There may also be used organic peroxides, either alone or peroxide capro-yl peroxide, tert-butyl perbenzoate, tertj The amount of aminoplast employed can be varied over wide limits and still be within the scope of the present in- 'vention. 'Ihus, from about 5 to about 55 parts of aminoplast (solids'basis) per 100 parts of emulsion polymer solids basis can be employed. A preferred range is 15 to 25:parts-=am-inoplast (solids-basis) *per 100 parts of" emulsion polymer (solids basis), 15,: The methods. of preparation of the aminoplasts'as sets 75 butyl diperphthalate, methyl ethyl ketone peroxide, etc. The preferred organic peroxides have at least partial solubility in the aqueous medium containing the emulsifying agent. Choice of inorganic or organic peroxidic catalyst depends in part upon the particular combination of monomers to be interpolymerized, some of these responding better to one type than theother.

The amount of peroxidic catalyst required is roughly proportional to the concentration of the mixtureof monomers. The usual range is 0.01% t0'3% of catalyst with reference to the weight of the monomer mixture. The preferred range is from 0.05% 'to' 0.5%, while the range of 0=-1% to 0.25% is usually best, Theoptimum amount of catalyst is determined in large part by the nature of the particular monomers selected, including impurities which accompany particular monomers.

Another suitable class of free radical generating compounds are the azo catalysts. There may be used, for

example, azodiisobutyronitrile, azodiisobutyramide, azobis(rx,cc dimethylvaleronitrile) azobis(a. methylbutyronitrile), dimethyl, diethyl, or dibutyl azobis(methylvalerate). ese and other similar azo compounds serve as free radical initiators. They contain an N=N group attached to aliphatic carbon atoms, at least one of which is tertiary. An amount of 0.01% to 2% on the weight of monomer or monomers is usually sufiiicient.

In order to effect interpolymerization at a temperature below that at which coagulation might occur, it may be desirable to activate the catalyst. This may best be accomplished by using a so-called redox system in which a reducing agent is present in addition to the peroxidic catalyst. Many examples of such systems are known. Agents such as a soluble sulfite, including hydrosulfites, sulfoxalates, thiosulfates, sulfites, and bisulfites can be used. Examples of these are sodium hydrosulfite, sodium metabisulfite, potassium sulfite, zinc formaldehyde-sulfoxalate, and calcium bisnlfite. Tertiary amines may also be employed. Redox systems may be activated by the presence of a small amount of polyvalent metal ions. Ferrous ions are commonly and effectively thus used, a few parts per million being sufficient.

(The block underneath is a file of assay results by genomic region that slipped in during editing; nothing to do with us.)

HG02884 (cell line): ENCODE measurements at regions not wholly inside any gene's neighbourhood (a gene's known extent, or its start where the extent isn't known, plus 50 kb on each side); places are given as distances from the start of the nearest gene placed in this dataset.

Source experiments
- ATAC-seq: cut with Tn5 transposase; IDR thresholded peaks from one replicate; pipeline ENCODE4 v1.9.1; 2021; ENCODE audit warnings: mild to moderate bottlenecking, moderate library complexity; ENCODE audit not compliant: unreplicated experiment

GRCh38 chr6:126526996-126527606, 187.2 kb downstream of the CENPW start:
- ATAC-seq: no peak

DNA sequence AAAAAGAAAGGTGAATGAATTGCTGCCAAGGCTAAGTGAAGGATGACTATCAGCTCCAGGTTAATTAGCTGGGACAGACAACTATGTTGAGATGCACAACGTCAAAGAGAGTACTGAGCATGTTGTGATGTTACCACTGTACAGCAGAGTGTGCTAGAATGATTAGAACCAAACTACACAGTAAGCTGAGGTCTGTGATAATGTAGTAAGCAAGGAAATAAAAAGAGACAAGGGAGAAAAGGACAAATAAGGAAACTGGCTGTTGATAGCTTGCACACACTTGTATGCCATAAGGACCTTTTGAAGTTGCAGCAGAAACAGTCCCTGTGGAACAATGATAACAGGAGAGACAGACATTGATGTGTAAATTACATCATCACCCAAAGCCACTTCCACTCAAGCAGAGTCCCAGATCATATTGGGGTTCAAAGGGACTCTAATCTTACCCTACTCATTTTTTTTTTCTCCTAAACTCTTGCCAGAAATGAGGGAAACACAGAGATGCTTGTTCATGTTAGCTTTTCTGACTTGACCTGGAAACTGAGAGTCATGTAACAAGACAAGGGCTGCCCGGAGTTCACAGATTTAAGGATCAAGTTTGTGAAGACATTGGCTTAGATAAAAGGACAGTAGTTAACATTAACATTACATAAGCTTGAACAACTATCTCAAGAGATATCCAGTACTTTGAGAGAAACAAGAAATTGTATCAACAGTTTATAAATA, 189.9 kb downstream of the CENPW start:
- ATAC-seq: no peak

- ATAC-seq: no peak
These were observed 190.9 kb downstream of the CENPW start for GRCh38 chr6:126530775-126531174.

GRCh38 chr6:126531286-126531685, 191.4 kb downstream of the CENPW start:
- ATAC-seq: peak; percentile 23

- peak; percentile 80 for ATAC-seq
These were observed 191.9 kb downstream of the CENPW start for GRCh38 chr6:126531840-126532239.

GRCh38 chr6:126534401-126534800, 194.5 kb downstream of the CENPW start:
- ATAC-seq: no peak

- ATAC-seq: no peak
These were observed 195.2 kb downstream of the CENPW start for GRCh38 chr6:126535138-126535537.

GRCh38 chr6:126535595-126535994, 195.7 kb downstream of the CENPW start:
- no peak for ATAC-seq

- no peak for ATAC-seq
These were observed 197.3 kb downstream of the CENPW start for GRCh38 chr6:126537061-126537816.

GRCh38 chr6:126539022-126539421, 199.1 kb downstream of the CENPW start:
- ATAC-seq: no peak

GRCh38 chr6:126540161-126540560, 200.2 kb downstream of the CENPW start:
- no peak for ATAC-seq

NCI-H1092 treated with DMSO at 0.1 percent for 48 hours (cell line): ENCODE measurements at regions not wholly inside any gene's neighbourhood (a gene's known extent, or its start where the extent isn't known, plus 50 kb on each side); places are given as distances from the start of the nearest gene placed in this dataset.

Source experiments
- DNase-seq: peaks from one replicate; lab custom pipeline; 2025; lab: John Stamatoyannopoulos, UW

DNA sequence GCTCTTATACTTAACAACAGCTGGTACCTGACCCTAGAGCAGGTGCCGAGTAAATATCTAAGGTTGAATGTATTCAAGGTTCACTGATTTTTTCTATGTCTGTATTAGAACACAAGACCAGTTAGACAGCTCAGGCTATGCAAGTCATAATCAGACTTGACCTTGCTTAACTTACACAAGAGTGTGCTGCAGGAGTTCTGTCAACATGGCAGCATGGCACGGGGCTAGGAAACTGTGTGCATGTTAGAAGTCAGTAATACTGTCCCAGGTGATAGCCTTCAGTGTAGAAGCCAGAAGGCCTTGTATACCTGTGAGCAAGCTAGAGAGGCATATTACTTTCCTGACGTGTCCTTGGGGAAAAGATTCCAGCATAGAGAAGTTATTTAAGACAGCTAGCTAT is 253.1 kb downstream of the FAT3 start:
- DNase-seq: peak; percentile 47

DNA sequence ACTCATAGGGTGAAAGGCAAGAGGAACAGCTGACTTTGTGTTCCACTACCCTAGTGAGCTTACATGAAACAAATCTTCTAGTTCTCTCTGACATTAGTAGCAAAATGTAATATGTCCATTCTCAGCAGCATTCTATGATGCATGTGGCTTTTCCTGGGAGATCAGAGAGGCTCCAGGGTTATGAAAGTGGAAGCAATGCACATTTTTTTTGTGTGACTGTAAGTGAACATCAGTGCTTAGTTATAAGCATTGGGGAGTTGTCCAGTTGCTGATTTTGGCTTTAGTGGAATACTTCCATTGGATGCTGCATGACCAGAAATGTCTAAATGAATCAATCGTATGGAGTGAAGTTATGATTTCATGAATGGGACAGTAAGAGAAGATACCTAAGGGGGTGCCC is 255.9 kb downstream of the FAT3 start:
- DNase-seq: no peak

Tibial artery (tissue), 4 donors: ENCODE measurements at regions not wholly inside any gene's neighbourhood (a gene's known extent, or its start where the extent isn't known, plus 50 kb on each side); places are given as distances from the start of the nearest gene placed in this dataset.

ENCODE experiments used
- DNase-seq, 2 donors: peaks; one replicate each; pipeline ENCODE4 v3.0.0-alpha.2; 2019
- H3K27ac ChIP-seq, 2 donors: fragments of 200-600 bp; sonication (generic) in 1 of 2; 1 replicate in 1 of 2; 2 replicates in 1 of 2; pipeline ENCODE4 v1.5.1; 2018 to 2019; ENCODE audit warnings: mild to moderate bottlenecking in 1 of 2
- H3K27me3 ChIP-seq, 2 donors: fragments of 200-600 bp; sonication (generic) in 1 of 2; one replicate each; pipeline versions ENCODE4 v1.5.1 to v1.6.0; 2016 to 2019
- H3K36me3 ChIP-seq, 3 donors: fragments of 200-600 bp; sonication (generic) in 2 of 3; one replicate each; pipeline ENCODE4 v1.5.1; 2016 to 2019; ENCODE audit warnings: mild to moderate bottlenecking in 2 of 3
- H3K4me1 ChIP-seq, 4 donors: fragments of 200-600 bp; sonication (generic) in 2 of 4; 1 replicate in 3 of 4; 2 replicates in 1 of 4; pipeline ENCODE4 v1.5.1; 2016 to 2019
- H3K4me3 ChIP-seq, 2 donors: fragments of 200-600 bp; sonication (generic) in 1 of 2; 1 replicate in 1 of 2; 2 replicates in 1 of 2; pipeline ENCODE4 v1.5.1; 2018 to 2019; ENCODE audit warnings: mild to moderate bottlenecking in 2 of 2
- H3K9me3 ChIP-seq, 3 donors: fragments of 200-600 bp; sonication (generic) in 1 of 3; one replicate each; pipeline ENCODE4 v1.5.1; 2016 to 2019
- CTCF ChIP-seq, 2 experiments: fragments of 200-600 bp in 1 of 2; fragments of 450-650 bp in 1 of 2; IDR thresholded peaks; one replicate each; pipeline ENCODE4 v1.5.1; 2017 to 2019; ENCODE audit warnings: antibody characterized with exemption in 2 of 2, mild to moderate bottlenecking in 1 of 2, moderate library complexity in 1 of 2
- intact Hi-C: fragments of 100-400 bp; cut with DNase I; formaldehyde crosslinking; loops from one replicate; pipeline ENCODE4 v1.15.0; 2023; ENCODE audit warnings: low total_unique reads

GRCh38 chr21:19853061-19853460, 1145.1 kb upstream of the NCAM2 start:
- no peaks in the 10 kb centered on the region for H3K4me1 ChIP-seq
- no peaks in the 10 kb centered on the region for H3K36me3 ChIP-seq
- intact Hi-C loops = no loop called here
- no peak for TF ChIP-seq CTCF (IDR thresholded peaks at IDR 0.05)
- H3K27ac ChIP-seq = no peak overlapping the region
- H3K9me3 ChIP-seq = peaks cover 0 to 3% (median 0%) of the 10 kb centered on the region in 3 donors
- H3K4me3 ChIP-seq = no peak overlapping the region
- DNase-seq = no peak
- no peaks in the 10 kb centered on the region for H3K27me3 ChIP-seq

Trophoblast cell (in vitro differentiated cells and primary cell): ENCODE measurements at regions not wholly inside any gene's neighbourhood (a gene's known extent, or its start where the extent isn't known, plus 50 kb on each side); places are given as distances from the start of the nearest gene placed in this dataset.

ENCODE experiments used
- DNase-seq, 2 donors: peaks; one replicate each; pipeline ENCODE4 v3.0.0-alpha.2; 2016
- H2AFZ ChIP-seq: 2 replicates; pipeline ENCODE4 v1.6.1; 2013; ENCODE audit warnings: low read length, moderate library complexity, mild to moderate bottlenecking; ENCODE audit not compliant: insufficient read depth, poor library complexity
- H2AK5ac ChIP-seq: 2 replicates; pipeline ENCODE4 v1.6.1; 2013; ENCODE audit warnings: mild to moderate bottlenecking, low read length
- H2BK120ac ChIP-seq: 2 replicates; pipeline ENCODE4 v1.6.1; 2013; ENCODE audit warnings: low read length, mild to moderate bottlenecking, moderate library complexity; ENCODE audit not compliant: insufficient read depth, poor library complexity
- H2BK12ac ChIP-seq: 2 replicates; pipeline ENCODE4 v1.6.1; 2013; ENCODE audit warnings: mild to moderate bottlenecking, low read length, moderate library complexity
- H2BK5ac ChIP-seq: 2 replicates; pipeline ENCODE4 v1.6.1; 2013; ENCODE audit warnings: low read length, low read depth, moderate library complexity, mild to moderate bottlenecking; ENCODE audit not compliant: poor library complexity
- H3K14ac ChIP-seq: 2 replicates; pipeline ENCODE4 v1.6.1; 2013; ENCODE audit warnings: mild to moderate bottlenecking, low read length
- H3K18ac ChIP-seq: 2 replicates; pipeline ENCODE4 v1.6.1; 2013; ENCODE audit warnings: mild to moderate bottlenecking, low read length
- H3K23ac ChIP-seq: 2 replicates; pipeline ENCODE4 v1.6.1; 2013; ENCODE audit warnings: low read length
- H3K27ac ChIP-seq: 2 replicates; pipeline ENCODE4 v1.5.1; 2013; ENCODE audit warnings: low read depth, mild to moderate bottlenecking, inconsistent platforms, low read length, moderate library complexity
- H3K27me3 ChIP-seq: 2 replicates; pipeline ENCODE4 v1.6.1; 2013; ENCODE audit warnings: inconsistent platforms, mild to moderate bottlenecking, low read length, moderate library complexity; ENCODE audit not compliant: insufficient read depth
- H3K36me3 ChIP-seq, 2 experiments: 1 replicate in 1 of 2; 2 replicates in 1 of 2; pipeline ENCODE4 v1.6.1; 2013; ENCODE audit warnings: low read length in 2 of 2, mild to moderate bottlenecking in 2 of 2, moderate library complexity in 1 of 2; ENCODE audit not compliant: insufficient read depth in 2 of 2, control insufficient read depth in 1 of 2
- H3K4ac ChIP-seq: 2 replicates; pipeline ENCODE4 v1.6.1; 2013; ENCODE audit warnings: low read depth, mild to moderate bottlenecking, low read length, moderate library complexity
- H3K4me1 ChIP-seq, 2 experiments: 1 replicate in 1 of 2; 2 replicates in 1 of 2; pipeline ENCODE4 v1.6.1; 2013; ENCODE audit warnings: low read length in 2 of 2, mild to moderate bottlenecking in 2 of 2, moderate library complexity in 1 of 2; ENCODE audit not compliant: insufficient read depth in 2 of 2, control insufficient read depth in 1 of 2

The amounts of reducing agent required vary somewhat with the choices of peroxide initiator, reducing activator or agents, and metal promoter, if used, also with the choice of emulsifying agent, and with the particular monomers involved. Within the limits of about 0.5% to 6% with reference to the weight of the mixture of monomers will be found the amount of reducing agent for practically any system. The preferred amounts of sulfite agent or equivalent fall in the range of 0.2% to 1%.

Copolymerization is best effected below about 80 C. A preferred range is 15 to 70 C., although slightly lower and somewhat higher temperatures are permissible. After most of the monomers have been converted to interpolymer, temperatures even higher than 80 C. may then be applied. In fact, after most of the monomers have inter-polymerized, the resulting dispersion can be heated to boiling without breaking the dispersion. During inter-.

polymerization, the temperature can be controlled in part through the rate at which monomers are supplied and interpolymerized and/ or through applied cooling.

The polymerization process can be carried out batchwise or continuously. It is possible to work entirely batchwise, emulsifying the entire charge of monomers and proceeding with polymerization. It is usually advantageous, however, to start with part of the monomers which are to be used and add more monomer or monomers as polymerization proceeds. An advantage of gradual addition of monomers lies in reaching a high solids content with optimum control and with maximum uniformity of product. components of the redox system may also be added as polymerization proceeds.

In the process of polymerization here described, an aqueous emulsion of a mixture of the defined polymerizable monomers was stirred and treated with a redox system starting between about C. and about 40" C. About 0.01% to 1% of a peroxidic catalyst based on the weight of the monomers used is usually an effective amount at the start and the required amount of reducing substance, hydrosulfite, sulfite metabisulfite, or' the equivalent for this system, may be of the same order or somewhat more by Weight. When interpolymerization starts, the temperature of the mixture rises, usually rather rapid- 1y. Care is taken to keep the temperature of the mixture below the levels at which coagulation might occur.